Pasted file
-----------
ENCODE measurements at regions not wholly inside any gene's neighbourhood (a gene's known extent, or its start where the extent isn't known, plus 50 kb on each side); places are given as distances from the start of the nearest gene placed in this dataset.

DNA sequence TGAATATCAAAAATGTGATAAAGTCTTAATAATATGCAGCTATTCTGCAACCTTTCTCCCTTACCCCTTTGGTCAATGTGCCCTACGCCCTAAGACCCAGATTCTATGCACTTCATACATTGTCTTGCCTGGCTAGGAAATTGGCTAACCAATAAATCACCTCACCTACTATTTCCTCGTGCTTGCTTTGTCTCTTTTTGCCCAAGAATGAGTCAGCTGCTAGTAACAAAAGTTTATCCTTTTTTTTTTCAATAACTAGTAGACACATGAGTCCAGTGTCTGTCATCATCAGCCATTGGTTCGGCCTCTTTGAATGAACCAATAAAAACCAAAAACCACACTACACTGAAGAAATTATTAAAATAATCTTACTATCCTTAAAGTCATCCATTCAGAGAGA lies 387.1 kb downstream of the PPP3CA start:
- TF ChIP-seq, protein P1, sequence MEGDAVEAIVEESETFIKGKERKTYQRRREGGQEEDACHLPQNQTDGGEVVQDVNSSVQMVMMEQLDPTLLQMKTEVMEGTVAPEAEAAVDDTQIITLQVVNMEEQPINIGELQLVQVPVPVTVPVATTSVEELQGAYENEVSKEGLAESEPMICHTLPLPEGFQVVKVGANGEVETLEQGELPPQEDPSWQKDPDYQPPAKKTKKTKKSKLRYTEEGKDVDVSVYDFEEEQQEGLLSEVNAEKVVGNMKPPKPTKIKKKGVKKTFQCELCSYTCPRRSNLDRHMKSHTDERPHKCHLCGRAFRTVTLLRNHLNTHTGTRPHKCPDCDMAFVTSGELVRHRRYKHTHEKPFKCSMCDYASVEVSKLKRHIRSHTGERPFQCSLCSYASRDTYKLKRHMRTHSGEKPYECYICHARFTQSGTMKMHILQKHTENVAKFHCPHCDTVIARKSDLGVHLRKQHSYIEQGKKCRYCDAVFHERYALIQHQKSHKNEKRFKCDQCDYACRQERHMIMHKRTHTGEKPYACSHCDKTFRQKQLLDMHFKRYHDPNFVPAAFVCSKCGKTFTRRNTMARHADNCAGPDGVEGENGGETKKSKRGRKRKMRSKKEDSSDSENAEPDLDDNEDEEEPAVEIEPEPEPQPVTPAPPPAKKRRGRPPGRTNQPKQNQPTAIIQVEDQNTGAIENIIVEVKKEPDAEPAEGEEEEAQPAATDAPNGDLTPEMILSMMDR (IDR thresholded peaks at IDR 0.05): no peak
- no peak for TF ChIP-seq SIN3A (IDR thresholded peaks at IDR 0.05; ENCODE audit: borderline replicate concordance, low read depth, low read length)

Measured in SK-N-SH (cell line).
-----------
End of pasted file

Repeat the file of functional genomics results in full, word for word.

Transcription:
ENCODE measurements at regions not wholly inside any gene's neighbourhood (a gene's known extent, or its start where the extent isn't known, plus 50 kb on each side); places are given as distances from the start of the nearest gene placed in this dataset.

DNA sequence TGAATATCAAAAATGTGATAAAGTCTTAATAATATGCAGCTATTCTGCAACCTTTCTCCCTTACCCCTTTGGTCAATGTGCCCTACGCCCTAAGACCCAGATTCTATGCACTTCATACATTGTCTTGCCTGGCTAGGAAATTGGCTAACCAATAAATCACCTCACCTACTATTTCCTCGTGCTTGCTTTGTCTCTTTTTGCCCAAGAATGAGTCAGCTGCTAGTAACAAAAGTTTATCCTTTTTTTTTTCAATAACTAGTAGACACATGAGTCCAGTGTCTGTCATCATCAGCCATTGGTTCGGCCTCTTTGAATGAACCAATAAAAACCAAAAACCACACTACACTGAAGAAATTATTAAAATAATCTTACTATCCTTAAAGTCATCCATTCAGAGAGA lies 387.1 kb downstream of the PPP3CA start:
- TF ChIP-seq, protein P1, sequence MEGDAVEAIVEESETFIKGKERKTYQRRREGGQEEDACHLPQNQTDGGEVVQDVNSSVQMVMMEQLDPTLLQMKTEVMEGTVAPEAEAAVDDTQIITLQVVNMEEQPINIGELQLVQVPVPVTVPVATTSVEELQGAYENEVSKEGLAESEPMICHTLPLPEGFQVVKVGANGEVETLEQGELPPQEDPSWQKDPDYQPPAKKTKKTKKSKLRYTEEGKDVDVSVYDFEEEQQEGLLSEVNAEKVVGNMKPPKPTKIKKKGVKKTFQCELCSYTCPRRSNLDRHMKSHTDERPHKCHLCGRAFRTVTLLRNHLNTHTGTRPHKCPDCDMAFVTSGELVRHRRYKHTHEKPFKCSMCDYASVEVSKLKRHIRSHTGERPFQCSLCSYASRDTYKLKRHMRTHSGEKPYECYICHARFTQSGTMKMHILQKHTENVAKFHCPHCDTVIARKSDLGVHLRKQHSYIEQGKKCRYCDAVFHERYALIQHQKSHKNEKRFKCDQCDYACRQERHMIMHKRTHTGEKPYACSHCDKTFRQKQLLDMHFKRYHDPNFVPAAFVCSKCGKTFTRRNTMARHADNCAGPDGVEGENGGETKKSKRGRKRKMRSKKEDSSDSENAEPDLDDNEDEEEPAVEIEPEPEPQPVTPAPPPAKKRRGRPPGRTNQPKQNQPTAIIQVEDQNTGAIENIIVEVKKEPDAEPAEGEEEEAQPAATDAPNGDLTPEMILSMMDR (IDR thresholded peaks at IDR 0.05): no peak
- no peak for TF ChIP-seq SIN3A (IDR thresholded peaks at IDR 0.05; ENCODE audit: borderline replicate concordance, low read depth, low read length)

Measured in SK-N-SH (cell line).